The Little Sister
Viv, a much more experienced pilot, only smiled as she banked left and glided down the fairway as it descended from green to tee. Liz was a little nervous. With the throttle back and the propeller making fluttery noises they didn’t have a very wide margin of safety. However, after a glance at Viv, calm and confident, she relaxed.
There were four men on the tee, about to drive. In suburban Boston in the summer of 1938, the members of a prestigious country club were mostly business or professional men who had made a lot of money despite the ongoing depression. They tended to feel rather good about themselves. They could see their way through most things, but they might not have been prepared for Viv’s mostly silent approach in a little yellow seaplane. One man in a white floppy hat, caught teeing up his ball, recoiled humorously with one foot in the air as they swooped close above him.
Viv then did another descending left turn, following a steep widening ravine full of dense green foliage. If it came to a crash, it would be a soft one as crashes went.
The lake, bright and placid in the midday heat, appeared suddenly. Viv leveled off, and Liz heard and felt the twin floats hit the water simultaneously. Viv remarked, “I keep forgetting how quickly a seaplane stops when it hits the water.”
“I wish they started as quickly in taking off.”
After they had taxied up to the wooden dock belonging to their family and tied up, they ducked into the little hut to put on their bathing suits. Liz, tall and angular, noticed that Viv was as compact and muscular as ever. Liz was supposed to be more graceful, and had better form in tennis and golf. However, Viv was remarkably quick and strong, almost dangerously so, and had always played football, and even boxed, with the boys.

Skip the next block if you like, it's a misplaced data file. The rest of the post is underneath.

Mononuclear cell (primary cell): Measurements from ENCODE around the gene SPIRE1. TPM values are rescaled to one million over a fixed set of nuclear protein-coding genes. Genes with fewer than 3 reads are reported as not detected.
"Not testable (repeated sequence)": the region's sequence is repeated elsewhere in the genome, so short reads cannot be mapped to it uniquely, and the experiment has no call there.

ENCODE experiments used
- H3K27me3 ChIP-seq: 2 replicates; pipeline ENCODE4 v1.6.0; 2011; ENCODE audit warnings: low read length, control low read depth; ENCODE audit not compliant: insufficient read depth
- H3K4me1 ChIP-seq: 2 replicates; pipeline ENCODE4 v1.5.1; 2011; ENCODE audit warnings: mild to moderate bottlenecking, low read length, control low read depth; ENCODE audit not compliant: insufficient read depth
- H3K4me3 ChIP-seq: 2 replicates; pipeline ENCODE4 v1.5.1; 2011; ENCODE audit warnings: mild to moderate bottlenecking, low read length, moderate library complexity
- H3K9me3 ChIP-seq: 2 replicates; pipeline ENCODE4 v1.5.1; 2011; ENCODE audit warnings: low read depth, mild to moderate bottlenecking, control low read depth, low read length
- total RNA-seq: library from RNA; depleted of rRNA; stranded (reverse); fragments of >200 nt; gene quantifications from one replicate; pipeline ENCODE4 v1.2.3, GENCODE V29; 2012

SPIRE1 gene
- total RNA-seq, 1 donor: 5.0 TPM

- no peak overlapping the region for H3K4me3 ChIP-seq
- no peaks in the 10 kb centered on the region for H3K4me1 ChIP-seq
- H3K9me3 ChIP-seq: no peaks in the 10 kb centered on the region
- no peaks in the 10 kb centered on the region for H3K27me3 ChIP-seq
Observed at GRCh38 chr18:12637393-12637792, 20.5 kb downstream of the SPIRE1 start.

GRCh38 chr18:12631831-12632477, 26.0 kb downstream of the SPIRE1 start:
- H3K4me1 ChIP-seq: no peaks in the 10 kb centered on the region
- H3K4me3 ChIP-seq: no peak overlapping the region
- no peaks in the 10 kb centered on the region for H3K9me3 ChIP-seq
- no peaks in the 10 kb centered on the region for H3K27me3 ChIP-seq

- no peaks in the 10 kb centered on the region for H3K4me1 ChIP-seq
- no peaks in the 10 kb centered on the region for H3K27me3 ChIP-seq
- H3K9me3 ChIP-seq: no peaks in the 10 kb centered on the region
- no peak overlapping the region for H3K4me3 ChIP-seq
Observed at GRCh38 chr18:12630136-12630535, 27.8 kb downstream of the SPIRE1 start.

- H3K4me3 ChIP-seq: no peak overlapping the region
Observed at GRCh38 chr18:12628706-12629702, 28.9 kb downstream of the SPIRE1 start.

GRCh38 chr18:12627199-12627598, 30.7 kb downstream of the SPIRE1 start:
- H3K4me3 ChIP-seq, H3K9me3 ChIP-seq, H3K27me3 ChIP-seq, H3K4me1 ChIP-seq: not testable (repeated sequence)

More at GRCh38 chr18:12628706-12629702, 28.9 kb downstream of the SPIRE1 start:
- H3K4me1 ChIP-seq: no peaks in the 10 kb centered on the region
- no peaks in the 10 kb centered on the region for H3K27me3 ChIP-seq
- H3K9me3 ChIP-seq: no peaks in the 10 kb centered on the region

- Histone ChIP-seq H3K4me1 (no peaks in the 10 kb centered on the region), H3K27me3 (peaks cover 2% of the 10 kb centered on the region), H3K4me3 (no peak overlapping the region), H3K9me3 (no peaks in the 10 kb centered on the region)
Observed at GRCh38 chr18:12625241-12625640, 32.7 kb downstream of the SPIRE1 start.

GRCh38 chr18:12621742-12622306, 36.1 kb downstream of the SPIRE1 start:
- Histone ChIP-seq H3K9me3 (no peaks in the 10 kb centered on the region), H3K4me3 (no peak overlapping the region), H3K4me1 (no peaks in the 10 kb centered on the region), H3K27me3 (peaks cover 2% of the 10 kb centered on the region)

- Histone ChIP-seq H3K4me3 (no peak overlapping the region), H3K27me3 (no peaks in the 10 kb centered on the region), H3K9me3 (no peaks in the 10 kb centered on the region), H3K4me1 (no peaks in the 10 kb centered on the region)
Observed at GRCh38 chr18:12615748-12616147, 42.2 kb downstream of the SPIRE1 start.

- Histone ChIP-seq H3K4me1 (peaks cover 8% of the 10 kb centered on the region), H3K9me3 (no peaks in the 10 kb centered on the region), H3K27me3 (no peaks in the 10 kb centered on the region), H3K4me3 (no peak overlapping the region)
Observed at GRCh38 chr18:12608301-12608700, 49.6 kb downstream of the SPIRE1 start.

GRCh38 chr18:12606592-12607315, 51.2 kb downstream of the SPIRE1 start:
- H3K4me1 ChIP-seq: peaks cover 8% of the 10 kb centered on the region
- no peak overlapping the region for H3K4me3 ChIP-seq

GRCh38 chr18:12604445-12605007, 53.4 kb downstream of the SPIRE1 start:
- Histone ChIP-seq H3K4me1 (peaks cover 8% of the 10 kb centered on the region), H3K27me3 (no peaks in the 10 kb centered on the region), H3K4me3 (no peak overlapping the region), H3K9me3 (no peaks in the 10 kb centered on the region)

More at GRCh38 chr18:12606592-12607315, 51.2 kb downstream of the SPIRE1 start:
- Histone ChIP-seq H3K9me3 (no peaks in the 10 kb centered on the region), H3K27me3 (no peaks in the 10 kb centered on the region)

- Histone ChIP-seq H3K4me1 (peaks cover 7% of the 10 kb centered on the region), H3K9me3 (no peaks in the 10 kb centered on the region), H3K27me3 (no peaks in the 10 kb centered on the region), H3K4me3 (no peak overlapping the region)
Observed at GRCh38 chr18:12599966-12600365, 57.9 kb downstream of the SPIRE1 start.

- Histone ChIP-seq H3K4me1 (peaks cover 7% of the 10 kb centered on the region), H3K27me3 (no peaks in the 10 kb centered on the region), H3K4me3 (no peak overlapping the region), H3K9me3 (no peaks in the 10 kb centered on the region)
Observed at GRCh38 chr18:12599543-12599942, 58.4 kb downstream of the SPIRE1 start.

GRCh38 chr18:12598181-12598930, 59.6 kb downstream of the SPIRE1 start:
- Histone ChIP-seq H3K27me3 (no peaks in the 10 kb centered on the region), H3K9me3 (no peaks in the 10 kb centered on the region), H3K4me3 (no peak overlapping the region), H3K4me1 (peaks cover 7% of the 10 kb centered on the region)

As before, Viv seemed entirely comfortable to be naked. Where Liz tended to dart glances to make sure that she wasn’t visible to the world before undressing, Viv seemed hardly to care.
Since Viv hadn’t been home for over a year, Liz reviewed the swimming conventions. They had both been competitive swimmers in college, and, if there was no agreement, they raced to a point on the other side of the lake. However, one or the other might not feel up to the effort on any particular occasion. In that case, Viv, who was three years older, would lead, setting a relaxed pace. Liz, following, only occasionally grabbed her sister’s foot.
This time, Viv led across to the eighth hole of the golf course, whose green, on a little peninsula, banked right up to the water. Standing in the shallows, their heads just above the level of the meticulously maintained grass, they surveyed another foursome. Since golfers were always too busy lining up putts to look around, they could watch without being observed. Liz was quite good at frog imitations, and she made a loud one as a gentleman in plaid Royal Stuart pants was putting. With their heads ducked down, they heard a quite satisfactory curse before breast-stroking quietly away.
When they got back, Viv vaulted up on the dock without using the ladder. Liz climbed meditatively up it, and lay down beside Viv on the large towel she had spread out. Viv said casually, “This marriage proposal you’ve received may just be a straight business proposition.”
“Yes. I wonder why I’m even considering taking it.”
“Not in any unpleasant way.”
“In order not to have to do anything dangerous?”
“I suppose so. It seems dishonorable.”
“Not if you manage to make it dangerous after all.”
“Would you come along?”
“If David didn’t mind being encumbered with a sister-in-law.”
“If I do marry, I’ll make it a condition.”
As usual, Henry, having watched from the house up above, came down to the dock with a tray of refreshments. Tall and slim with sandy hair and little round glasses, he looked like an athletic professor. He had, indeed, been a professor of European history at a small liberal arts college until the depression, hitting bottom in 1933, had wiped out his college. Now, five years later, he was something between a butler and secretary. He sometimes told people that he was fortunate to be employed by a family so rich that money hardly mattered.